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Germany

Opinion: Learning to Think Outside the Box

Once dismissed as "nonsense" by former Chancellor Schröder, family policies have now climbed to the top of Germany's political agenda. The debate is headed in the right direction, says DW-WORLD's Uta Thofern.

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A family with two kids is becoming a rarity in Germany

German Family Affairs Minister Ursula von der Leyen has been in the eye of a storm ever since her radical proposals for making Germany more family-friendly and encouraging women to have babies. The minister plans to "stay the course" amid the raging storm and she can be relied on to get her way.

After all, the emergence of the debate on family-friendliness itself is a victory. That's because despite the posturing of the Social Democrats and the conservative Christian Social Union in the current government coalition, the topic has managed to permanently bag a top spot in the country's political priorities.

Bildgalerie Minister Ursula van der Leyen Familie

German Family Affairs Minister Von der Leyen has stirred up a storm

This positive development naturally isn't just thanks to von der Leyen's tenacity and appetitive for a good fight. The realization that promoting families is simply a necessity trickled into the awareness of both neo-liberal market-friendly politicians and libertarian proponents of an individualistic social model ever since alarm bells began ringing with regularity over the state of the country's pension coffers.

Competitio n for the best ideas

The damning Pisa study on Germany's education standards also contributed towards strengthening the process. Promoting children also means boosting education. And it's common knowledge that a highly industrialized country can't afford to ignore its young talent.

What has added charm to the ongoing debate is the departure from the traditional family policy reflexes of the two main parties. Now, finally there's a competition for the best ideas, fueled by the row between the two parties. The bitter fight over the details of a family-friendly package aimed at boosting the birth rate is proof that there has been a significant shift in thinking that has driven the traditionalists to take up arms.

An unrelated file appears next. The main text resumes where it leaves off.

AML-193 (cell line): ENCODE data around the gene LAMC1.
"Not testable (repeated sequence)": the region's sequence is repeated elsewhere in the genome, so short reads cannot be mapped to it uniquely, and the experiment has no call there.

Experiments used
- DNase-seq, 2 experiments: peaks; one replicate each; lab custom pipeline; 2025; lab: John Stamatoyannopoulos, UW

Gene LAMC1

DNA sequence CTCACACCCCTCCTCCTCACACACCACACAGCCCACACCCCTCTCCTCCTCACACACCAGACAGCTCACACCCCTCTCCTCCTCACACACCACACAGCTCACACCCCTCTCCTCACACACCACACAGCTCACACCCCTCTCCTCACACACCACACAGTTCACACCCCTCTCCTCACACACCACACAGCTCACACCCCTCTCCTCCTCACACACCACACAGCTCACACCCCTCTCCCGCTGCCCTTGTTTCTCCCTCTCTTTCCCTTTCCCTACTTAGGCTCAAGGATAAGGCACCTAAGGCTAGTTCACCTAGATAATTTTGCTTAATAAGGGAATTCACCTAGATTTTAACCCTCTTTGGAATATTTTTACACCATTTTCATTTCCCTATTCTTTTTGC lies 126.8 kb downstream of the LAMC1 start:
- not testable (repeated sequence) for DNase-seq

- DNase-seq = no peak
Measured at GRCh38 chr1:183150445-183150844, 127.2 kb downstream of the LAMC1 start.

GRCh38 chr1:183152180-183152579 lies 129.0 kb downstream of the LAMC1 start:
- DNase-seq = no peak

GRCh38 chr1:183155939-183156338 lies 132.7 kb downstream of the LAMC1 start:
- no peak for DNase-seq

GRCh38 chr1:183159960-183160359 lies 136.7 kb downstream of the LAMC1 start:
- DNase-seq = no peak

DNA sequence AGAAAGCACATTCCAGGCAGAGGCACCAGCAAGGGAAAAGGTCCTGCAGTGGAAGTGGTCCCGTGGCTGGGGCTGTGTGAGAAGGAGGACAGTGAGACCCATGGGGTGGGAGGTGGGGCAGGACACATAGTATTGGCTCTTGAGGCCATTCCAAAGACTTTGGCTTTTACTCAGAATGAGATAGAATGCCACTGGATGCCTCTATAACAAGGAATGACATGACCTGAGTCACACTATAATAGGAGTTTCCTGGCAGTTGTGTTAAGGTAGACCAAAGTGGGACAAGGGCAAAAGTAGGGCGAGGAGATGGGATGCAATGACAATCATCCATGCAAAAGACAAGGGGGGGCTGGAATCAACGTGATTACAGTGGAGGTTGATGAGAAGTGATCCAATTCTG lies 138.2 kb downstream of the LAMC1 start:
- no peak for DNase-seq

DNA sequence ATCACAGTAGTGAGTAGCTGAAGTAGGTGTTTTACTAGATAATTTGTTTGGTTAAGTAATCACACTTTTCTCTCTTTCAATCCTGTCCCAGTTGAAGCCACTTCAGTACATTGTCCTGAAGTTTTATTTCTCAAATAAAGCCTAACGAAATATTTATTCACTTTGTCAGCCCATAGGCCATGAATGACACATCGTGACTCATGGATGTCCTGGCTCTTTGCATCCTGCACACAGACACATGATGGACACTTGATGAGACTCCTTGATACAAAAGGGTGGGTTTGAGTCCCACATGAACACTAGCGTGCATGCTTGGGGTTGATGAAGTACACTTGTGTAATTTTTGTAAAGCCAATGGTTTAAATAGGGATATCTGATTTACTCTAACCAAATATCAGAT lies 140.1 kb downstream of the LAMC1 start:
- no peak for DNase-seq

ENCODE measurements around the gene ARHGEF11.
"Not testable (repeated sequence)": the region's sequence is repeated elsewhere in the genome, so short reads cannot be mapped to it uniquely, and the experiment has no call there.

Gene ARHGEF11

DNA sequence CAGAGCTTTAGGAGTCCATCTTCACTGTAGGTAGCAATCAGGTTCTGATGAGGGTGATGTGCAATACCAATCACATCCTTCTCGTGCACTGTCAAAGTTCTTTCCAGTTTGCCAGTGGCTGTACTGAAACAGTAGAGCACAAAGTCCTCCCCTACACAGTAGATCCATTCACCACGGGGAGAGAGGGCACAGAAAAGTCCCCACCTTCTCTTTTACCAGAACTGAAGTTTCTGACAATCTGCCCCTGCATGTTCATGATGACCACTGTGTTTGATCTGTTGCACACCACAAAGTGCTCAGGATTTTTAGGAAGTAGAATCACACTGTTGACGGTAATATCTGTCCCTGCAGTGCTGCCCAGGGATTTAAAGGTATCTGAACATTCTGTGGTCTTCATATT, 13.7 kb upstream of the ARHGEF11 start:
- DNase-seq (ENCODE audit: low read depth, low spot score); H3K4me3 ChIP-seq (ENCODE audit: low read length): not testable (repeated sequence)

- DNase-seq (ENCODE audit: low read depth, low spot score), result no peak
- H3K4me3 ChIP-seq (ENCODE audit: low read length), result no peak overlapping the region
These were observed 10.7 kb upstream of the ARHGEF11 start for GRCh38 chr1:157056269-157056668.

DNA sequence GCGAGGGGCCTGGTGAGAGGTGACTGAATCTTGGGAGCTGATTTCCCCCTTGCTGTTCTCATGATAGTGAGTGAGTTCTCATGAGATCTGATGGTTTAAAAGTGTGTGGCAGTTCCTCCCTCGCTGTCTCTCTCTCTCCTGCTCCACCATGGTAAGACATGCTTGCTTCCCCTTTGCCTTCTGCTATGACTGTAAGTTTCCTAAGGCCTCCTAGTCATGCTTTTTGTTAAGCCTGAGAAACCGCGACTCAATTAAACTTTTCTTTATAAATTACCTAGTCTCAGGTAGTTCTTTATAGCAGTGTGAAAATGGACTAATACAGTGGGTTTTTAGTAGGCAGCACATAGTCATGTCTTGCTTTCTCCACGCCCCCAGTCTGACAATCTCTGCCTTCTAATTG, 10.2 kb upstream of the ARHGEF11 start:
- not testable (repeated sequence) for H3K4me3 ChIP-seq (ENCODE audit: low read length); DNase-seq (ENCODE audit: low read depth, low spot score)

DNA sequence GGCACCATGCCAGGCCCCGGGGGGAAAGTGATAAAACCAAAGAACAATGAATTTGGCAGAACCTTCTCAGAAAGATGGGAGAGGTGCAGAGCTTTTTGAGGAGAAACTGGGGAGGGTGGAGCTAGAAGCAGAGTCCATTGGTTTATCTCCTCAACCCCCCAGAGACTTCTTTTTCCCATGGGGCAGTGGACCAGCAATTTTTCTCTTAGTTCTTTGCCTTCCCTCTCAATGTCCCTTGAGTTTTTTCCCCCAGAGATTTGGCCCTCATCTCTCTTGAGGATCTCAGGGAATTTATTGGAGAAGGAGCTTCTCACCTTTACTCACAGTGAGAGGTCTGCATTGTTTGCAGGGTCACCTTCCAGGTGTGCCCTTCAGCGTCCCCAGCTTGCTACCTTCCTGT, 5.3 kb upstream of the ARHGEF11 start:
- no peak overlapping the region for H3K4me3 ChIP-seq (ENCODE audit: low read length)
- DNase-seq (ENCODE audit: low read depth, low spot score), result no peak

In any case, the ruling coalition decided this week to make it easier for working mothers to continue being part of the labor market. Measures include tax breaks on child care as well as on new computers, seen as essential for remaining employed.

Kindergarten in Deutschland

If von der Leyen has her way, Germany will hopefully see more kids in the future

It's far removed from the traditional family image of both the conservatives as well the classical distribution policies of the Social Democrats because families with a higher income stand to profit more in terms of absolute figures. That also applies to child benefits decoupled from income. In other words, it's a salary compensation which rises with higher income.

Thus the family policies of the federal government have for the first time shaken off the social- and symbolic politics attached to it and have emerged on the level of Realpolitik, where results, not good intentions, matter.

Narrow-mi n ded thi n ki n g does n 't help

Family Affairs Minister von der Leyen has realistically and pragmatically realized why so many well-educated women have decided not to have children. It's not about having 10 or 20 euros more in child benefits for all, but rather about possibilities to reconcile jobs and family without permanently endangering a hard-earned lifestyle.

For a successful university graduate, the bleak prospects of a badly-paid part-time job that perhaps allows her to coordinate it with the opening hours of a local kindergarten, is simply discouraging. Privately-financed full-day schools at least offer a chance not to miss getting back to work again even if the tax breaks only cushions the costs, and doesn't do away with them.

The new proposals of the family affairs package are innovative and correct, as is von der Leyen's bold idea to urge local councils to pay their own contribution. Did someone say free kindergartens aren't financially viable? Maybe we need to change our priorities, define things anew. Narrow-minded thinking and taboos don't help in any case.

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